Impromptu Cooper's Hawk
Submitted by Rick Reisdorph
Chapter: III: Hunting
If you've flown a Coop, or observed, or read about them you already know that there seems to be nothing that turns them on like quail. This bird is no exception. From the beginning she showed she would fly quail relentlessly until she caught them. Flights of 75-100 yards were common. She simply wouldn't quit on them. Most flights were characterized by her gaining steadily and the quail dumping just as she was about to close the deal. On a few occasions, if the quail was flushed at my feet she caught them within about 30 feet before they had any thought of dumping into cover. Even if her weight was high she always flew them enthusiastically.
Generally speaking she did very well on the kills. She was a bit skittish at times, especially early on. But she only tried to carry a couple of times and then she didn't try very hard. Of course it helped that the quail were a bit too big to easily carry. Whenever possible it was always better to let her take her time breaking in - and sometimes that took a few minutes. I had read Harry McElroy's suggestion to let the bird eat the head and neck before making in. I agree completely. I didn't always have the luxury to do that (when you fly three birds it seems you are always racing against the clock) but when I did things went smoothly. And when I didn't....sometimes not so smoothly.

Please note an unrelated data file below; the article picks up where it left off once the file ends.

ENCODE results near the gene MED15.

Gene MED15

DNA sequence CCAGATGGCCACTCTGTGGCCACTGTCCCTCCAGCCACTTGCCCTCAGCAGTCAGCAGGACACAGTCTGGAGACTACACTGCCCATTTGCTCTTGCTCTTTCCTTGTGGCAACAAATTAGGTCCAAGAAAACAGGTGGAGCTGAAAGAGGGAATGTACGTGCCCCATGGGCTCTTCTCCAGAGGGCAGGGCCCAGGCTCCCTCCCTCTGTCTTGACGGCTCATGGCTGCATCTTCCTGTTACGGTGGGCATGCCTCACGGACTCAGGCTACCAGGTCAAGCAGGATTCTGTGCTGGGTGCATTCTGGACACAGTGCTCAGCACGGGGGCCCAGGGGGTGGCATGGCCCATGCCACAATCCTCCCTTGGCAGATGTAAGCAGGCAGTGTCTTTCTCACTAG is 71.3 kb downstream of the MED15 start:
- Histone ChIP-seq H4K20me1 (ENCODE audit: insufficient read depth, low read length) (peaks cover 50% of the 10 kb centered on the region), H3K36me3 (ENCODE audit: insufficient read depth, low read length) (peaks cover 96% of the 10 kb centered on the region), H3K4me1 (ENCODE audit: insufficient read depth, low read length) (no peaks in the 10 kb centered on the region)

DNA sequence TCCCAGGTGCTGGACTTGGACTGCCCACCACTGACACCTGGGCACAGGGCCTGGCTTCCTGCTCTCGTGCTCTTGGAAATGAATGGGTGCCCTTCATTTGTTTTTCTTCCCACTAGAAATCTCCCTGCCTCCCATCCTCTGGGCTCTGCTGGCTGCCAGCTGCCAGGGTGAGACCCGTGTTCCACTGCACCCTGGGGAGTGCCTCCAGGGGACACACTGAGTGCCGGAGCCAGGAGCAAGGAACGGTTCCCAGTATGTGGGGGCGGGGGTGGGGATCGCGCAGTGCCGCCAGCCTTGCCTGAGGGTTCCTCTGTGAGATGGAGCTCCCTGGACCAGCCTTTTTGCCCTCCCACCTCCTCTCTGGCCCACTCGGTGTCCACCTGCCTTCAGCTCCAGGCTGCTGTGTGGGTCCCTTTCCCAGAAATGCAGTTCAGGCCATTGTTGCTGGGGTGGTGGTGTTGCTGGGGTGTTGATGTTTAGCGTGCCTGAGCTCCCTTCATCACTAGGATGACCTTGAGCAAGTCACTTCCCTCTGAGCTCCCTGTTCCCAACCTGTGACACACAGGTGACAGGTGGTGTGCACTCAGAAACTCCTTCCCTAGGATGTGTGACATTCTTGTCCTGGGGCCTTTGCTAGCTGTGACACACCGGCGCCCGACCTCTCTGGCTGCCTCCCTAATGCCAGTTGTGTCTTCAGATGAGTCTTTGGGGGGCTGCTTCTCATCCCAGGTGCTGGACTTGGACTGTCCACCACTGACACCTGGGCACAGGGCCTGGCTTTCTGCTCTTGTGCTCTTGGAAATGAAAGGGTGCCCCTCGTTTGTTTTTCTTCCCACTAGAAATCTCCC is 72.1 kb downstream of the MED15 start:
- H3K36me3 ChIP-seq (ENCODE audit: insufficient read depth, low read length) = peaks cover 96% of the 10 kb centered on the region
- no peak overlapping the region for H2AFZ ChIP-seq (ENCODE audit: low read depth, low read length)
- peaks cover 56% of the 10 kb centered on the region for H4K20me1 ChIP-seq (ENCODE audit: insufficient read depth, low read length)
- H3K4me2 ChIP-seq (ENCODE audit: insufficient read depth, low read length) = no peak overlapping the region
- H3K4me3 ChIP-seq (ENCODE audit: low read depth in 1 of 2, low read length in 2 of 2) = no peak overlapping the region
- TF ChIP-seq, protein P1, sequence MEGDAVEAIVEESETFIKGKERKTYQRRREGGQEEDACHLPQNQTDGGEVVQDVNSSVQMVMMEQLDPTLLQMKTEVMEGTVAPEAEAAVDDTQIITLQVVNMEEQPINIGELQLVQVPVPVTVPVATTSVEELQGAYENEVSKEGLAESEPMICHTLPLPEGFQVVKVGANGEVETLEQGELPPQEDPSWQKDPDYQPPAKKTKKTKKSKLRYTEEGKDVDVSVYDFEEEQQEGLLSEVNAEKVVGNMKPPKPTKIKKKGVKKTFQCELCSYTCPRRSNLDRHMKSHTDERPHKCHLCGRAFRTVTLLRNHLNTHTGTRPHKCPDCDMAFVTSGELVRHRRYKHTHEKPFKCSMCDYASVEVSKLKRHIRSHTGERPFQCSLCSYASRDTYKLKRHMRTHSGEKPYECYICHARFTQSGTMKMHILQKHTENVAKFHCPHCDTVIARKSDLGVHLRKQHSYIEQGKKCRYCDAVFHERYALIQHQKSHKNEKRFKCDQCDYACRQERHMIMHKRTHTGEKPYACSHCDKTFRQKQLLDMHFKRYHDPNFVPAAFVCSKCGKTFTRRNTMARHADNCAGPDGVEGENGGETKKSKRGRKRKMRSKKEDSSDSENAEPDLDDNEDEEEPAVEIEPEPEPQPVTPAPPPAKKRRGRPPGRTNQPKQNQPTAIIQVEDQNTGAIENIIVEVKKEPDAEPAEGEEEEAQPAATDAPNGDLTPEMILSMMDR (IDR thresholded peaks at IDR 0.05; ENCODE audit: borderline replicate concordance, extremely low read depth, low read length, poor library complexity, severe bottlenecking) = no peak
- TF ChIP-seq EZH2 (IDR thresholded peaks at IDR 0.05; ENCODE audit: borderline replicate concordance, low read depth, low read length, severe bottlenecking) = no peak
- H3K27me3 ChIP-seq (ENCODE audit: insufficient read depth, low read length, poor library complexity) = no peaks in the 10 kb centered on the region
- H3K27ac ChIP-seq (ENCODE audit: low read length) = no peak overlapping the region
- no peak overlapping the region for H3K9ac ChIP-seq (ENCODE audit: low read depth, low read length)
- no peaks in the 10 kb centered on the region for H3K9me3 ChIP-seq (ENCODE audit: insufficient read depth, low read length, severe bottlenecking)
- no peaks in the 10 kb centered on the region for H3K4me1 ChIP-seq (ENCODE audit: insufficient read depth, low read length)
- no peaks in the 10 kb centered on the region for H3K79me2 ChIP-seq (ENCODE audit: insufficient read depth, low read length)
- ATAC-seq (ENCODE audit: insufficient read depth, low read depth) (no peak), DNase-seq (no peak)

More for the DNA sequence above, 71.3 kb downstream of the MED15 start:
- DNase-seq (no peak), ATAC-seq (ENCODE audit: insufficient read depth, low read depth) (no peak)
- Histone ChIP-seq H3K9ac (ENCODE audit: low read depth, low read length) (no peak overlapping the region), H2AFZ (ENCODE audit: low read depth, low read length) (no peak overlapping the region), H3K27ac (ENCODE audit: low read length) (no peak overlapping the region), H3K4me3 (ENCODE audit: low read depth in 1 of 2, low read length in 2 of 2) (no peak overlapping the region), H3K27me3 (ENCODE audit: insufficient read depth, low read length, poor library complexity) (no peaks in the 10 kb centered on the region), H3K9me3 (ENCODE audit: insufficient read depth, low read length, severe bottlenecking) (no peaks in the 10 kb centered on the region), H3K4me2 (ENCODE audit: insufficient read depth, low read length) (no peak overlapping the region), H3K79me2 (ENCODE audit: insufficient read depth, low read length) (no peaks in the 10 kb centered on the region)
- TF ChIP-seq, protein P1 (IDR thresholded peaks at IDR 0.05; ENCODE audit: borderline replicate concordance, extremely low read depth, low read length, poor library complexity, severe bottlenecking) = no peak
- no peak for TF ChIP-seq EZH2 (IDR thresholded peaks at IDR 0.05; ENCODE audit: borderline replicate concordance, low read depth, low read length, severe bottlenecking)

Besides quail the only quarry I was able to show her that she showed any interest in was starlings. On one occasion I saw about 50 starlings foraging in a grassy area near a building. I managed to get close enough and she blasted off when she saw them. They instantly disappeared, some of them made themselves invisible, others just boogied. She flew into a tree within 30 feet of some junipers next to the building. I poked my stick into the bushes and she shot out of the tree, seemingly on a collision course with the building. When she reached the building she did an instant 180 degree turn into the junipers and snagged a starling.
I tried her on rabbits on several occasions. On the first such outing she chased rabbits twice but not with any real conviction. Each time she put them into cover but showed no interest when they were re-flushed. As the season progressed her interest in rabbits decreased and she stopped chasing them altogether.